A good example of this layered approach to API design is the str.format method. The main API for that is of course the str.format() method itself and that covers the vast majority of use cases. If you just want to customise the display of a particular custom type, then you can provide a __format__ method directly on that class. However, if you want to write a completely custom formatter (for example, one that automatically quotes interpolated values with shlex.quote), then the string.Formatter class is exposed so that you can take advantage of most of the builtin formatting machinery instead of having to rewrite it yourself. Contrast that with the older %-based approach to formatting - if you want to implement a custom formatter based on that, you're completely on your own, the standard library provides no help whatsoever. PEP 3101 provides some of the rationale behind the layered string formatting API. It's by no means perfect, but perfection wasn't the goal - the goal was providing something more flexible and less quirky than %-style formatting, and in that it succeeded admirably. The key lesson that's applicable to Django is that string.Formatter isn't a replacement for str.format, it's a supplement for the relatively rare cases where the simple method API isn't flexible enough.

A few other examples of this layered API design that spring immediately to mind are the logging module (which provides convenience functions to pass messages directly to the root logger), subprocess (with a few convenience functions that aim to largely hide the Swiss army knife that is subprocess.Popen), textwrap (with textwrap.dedent() providing a shorthand for a particular way of using textwrap.TextWrapper), pickle, json, importlib... You get the idea :)

Update: Toned down the title and the paragraph after the bulleted list slightly. Since I've never used them myself, I don't know enough about the abuses of FBVs to second guess the Django core devs motivations for actively encouraging the switch to CBVs.

An embarrassment of riches

Years ago (but still within the last decade) I was involved in a source control trade study for a large multi-national corporation. Management had let a non-software developer select the original "source control tool" and they had picked something that required custom scripting just to do a baseline (I wish I was kidding).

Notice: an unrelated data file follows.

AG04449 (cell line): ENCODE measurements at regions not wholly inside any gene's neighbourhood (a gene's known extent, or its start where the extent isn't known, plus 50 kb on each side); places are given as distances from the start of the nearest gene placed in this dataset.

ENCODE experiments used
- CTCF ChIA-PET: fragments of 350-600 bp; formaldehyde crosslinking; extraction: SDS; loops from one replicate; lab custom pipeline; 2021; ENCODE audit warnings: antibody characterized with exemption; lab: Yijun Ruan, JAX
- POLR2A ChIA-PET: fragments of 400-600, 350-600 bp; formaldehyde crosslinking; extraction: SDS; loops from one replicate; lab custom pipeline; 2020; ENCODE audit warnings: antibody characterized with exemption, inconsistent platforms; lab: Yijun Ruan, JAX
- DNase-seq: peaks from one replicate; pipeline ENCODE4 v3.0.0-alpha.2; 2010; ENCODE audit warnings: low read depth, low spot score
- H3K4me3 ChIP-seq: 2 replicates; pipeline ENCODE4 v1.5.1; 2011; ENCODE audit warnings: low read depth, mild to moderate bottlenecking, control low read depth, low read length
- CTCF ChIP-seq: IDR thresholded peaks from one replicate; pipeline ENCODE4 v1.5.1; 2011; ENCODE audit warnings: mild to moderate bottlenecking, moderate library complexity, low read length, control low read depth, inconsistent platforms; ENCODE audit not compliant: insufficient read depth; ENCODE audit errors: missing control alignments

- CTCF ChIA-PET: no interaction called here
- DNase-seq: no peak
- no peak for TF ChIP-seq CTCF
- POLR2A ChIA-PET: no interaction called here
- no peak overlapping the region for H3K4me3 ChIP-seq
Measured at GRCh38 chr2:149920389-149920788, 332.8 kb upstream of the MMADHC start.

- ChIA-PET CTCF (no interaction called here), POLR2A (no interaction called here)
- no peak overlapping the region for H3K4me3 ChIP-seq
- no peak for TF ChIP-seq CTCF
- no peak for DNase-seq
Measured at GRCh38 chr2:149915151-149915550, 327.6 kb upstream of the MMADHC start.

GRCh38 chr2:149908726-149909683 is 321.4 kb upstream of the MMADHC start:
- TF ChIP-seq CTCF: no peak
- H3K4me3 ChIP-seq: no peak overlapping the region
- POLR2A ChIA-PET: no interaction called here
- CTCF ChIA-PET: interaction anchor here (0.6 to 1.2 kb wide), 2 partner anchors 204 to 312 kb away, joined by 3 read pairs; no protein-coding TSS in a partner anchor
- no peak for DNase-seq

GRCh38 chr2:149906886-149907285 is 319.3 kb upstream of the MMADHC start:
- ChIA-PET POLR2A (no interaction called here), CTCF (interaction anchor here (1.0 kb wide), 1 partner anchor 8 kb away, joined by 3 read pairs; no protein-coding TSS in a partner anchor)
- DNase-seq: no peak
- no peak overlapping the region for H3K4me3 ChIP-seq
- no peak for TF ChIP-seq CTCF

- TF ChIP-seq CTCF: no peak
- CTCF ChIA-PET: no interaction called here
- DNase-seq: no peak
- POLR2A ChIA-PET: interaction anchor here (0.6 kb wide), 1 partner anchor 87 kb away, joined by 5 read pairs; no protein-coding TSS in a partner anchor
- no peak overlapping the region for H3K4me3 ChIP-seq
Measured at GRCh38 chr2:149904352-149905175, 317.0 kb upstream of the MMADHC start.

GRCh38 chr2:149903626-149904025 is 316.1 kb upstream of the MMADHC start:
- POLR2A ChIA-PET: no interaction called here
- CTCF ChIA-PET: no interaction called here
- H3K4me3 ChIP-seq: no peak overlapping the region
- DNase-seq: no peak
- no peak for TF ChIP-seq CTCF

So a bunch of candidate replacements were put forward for consideration, and CVS won because it was free, thus there would be fewer arguments with management about rolling it out on a project that was already over budget and behind schedule. (The fact that Subversion wasn't considered as a candidate should give you some additional hints about the precise timing of this - Subversion 1.0 was released in February 2004. Yes, for those that are new to this game, you read that right: it is only within the last decade that the majority of the open source VCS world began to enjoy the benefits of atomic commits).

Other interesting aspects of that system included the fact that one of the developers on that project basically had to write a custom xUnit testing system from scratch in order to start putting together a decent automated test suite for the system, there was no code review tool, and you couldn't include direct links to bug tracker items in emails or anything else - you had to reference them by name or number, and people would then look those names or numbers up in the dedicated bug tracking application client.

High level design documentation, if it existed at all, was in the form of Microsoft Word documents. Low level API documentation? Yes, that would have been nice (there were some attempts to generate something vaguely readable with Doxygen but, yeah, well, C++).

Less than ten years later, though, and there are signs our industry is starting to grow up (although I expect many enterprise shops are still paying extortionate rates to the likes of IBM for the "Rational" suite of tools only to gain a significantly inferior development experience):

  1. You can get genuinely high quality code hosting for free. Sure Sourceforge was already around back then, but Git and Mercurial stomp all over CVS from a collaboration point of view. These also come with decent issue trackers and various other collaboration tools. If you don't want to trust a service provider with your code, than tools like GitLab let you set up similar environments internally.
  2. Web based issue trackers are everywhere, with the ubiquitous "issue URL" allowing effective cross-linking between tracker issues, documentation, code comments, source control browsers, code review systems, etc.
  3. Dedicated code review tools like Gerrit and Reitveld are published as open source (and, in the case of the latter, even available as a free service on Google App Engine).
  4. Services like ReadTheDocs exist, allowing you to easily build and publish high quality documentation. All with nice URLs so you can link it from emails, tracker issues, source code, etc.
  5. Organisations like Shining Panda CI and Travis CI provide hosted continuous integration services that put the internal capabilities of many large companies to shame.
  6. Language communities provide cross-platform distribution services to reach a global audience.
  7. Depending on the language you use, you may even have tools like SonarSource available
  8. Once you go into production in the web application world, service components like Sentry, Piwik, and Graphite are again available for no charge.
And to access all this good stuff for free? All you have to do is be willing to share your work (and sometimes not even that). If you don't want to share your work, then the service providers generally have very reasonable fees - you could probably put together a state of the art suite of tools for less than a few hundred bucks a month.